Growing demand coupled with liberalization is expected to open up new opportunities in the European gas market in coming years. As a leading gas producer in Norway, Norsk Hydro is trying to take advantage of the opening provided by these changes.
Players in the gas market are waiting to see how the European Union's gas liberalization directive - due in force in August - will change the way business is done. Helge Stiksrud, head of Hydro's communications, thinks the change in rules should be seen in perspective. "The dynamics in the marketplace are as important as the regulatory situation," he says. "It's how third-party access to pipelines will be used by the players that matters."
Hydro has a foot in the consumers' as well as the producers' camp, consuming not much less than 3 bcm/year in its European fertilizer plants. Some of that gas it supplies, for example via the UK Interconnector pipeline, in which it has capacity reserved.
European gas demand is forecast to continue growing at a steady rate, from approximately 450 bcm/year in 2000 to around 600 bcm/year in 2010. A significant shortfall in committed supply volumes is expected to open up as the decade progresses. "There will be more opportunities in fresh demand in the second half of this decade," says Stiksrud. "We see the UK as a very interesting market in the years to come. We also see opportunities in southern Europe, especially in the power sector; there may also be opportunities in Central Europe, due to diversification away from purely Russian supplies; and also demand increase caused by economic growth.
"In the northwestern part of the Continent, there's a more balanced supply and demand. But there will also be opportunities arising independently of the supply/demand balance, due to consumers wanting to diversify their supply sources."
Norway is already pumping large volumes of gas into Europe. In a few years' time, its committed supplies will reach a peak of around 72 bcm/year, which will continue until the middle of the next decade. As further opportunities arise, however, it is not unrealistic for the country to aim at sales of 100 bcm in the longer term. Whether the current system, whereby all sales are negotiated through the Gas Negotiating Committee (GFU) consisting of Hydro and Statoil, will survive liberalization, remains to be seen. It has done a good job, in Stiksrud's view.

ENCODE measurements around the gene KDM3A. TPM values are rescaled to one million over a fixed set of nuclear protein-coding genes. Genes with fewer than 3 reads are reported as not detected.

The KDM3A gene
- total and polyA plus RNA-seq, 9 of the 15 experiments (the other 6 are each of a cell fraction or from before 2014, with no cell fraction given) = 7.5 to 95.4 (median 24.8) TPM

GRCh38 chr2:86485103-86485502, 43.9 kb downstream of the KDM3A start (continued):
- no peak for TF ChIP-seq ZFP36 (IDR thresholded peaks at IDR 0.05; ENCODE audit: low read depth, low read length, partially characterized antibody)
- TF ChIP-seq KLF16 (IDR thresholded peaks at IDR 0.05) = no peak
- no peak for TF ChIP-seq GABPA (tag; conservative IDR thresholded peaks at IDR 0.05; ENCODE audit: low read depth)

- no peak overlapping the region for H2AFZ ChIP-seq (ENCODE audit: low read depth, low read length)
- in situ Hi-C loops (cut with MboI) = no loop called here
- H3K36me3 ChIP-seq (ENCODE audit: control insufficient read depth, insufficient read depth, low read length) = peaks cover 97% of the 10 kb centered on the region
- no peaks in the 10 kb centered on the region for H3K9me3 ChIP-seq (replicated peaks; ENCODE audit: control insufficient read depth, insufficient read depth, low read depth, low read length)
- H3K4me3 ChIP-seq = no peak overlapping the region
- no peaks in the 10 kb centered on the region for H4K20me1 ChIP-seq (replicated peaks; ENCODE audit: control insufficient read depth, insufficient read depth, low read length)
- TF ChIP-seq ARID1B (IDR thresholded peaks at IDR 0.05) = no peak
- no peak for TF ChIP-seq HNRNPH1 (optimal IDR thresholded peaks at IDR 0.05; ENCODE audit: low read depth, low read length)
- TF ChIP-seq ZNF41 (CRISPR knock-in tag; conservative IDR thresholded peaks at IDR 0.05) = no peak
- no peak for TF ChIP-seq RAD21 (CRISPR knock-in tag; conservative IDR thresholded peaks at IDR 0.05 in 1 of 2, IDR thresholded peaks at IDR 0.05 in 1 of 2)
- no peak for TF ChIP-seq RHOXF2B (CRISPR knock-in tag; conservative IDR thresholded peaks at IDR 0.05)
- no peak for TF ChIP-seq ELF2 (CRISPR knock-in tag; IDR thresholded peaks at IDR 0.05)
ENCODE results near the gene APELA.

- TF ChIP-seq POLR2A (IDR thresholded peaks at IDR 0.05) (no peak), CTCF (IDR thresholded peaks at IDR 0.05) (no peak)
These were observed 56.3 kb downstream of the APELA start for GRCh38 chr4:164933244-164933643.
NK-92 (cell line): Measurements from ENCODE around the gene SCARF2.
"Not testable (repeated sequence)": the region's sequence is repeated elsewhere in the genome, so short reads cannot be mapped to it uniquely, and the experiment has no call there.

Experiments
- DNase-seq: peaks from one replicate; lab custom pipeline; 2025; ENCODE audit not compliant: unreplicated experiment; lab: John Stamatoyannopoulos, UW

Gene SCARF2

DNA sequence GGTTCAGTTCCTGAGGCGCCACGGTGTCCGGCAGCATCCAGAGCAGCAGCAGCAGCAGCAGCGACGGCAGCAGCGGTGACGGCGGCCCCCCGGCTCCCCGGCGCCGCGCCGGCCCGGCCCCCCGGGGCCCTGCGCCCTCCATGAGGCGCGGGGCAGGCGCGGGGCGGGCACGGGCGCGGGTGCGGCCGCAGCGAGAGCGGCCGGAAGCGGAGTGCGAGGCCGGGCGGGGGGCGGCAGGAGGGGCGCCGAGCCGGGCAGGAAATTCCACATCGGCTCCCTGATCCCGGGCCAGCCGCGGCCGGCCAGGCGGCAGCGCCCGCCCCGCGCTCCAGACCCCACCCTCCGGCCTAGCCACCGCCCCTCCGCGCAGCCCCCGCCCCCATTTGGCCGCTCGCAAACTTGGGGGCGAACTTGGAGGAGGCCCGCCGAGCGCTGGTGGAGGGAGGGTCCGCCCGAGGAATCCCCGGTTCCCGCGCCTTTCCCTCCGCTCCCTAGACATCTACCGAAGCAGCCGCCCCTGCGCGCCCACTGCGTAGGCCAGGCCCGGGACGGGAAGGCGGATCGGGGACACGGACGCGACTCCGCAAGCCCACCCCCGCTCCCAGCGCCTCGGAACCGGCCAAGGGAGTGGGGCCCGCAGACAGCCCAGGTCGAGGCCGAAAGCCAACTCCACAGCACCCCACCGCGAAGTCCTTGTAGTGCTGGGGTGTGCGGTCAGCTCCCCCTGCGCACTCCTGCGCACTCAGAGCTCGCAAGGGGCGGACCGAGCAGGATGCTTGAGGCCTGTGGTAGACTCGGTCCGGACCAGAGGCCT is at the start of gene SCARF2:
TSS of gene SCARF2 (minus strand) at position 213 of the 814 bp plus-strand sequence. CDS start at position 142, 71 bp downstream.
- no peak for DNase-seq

If the GFU is wound up, and every producer has to take responsibility for marketing its own gas, Stiksrud sees no problems for Hydro. Its remaining gas resources at end 1999 totaled some 300 bcm, and it is a partner in many of Norway's main producing fields, including Troll, Sleipner, Ekofisk, Statfjord - and also Frigg, the now almost exhausted giant which has fed the UK with gas for over 20 years. It is also a licensee in Åsgard and operator of Oseberg, from both of which fields gas exports are due start in October. Its undeveloped reserves include the giant Ormen Lange field in the NOrwegian Sea and Snøhvit in the Barents.
The start of gas exports from Oseberg is of particular significance, as it will mark an important milestone in one of Hydro's marketing initiatives - the development of Heimdal as a transport hub. The Heimdal Field is almost depleted, but the production platform is in good condition. This summer, Hydro, which took over the operatorship from Elf in 1997, installed a new riser platform alongside it to provide the capacity to put large gas flows through the field center.
Oseberg gas will only be in transit through Heimdal, having already been processed at Oseberg on the new Oseberg D gas platform. In summer 2001, however, gas will start arriving from Statoil's Huldra Field for processing on Heimdal. Next year should also bring supplies from Vale, the first of three small satellite fields which Hydro plans to tie back to Heimdal.
Heimdal is already well connected to the Continent. From it, a section of Statpipe runs to the Draupner center, at which point trunklines to Germany, Belgium, and France can be accessed. Now, Hydro is waiting for government approval to lay a small section of new pipeline which will open up a strategically important link to the UK. This is the Vesterled project, which involves a 35-km pipeline from Heimdal to a point on the Norwegian Frigg pipeline just downstream of the Bruce Field in the UK sector.
In the medium term, Hydro sees the UK developing into an interesting gas market, not least as the gas-fired power generation segment grows. The way is open once more following the recent ending of the UK government's moratorium on new gas-fired power plant projects.
The UK also is considered to be an interesting market for Ormen Lange's 390 bcm of reserves. The field, which could supply 15 bcm/yr from 2006, is operated by Hydro in the development stage, though Shell is responsible for marketing. It will be a challenge to get sufficient long-term contracts to bring Ormen Lange on stream, Stiksrud says.
It will also be a technical challenge to bring Ormen Lange on stream. It lies in deeper waters - 800-1,000 meters - than any field yet developed in Norway, with unstable seabed conditions. Hydro's preferred development scheme is subsea facilities combined with subsea processing, a technology the company has pioneered on Troll, with gas being exported directly to an onshore treatment plant.
Norsk Hydro has redeveloped the Heimdal field center, where a new riser platform has been installed, to serve as a gas transport hub.
Ormen Lange, which contains a limited volume of liquids, will have to compete with condensate-rich fields such as those in the Halten Bank South area. But its immense size gives it the advantage of being able to offer economies of scale, Stiksrud says.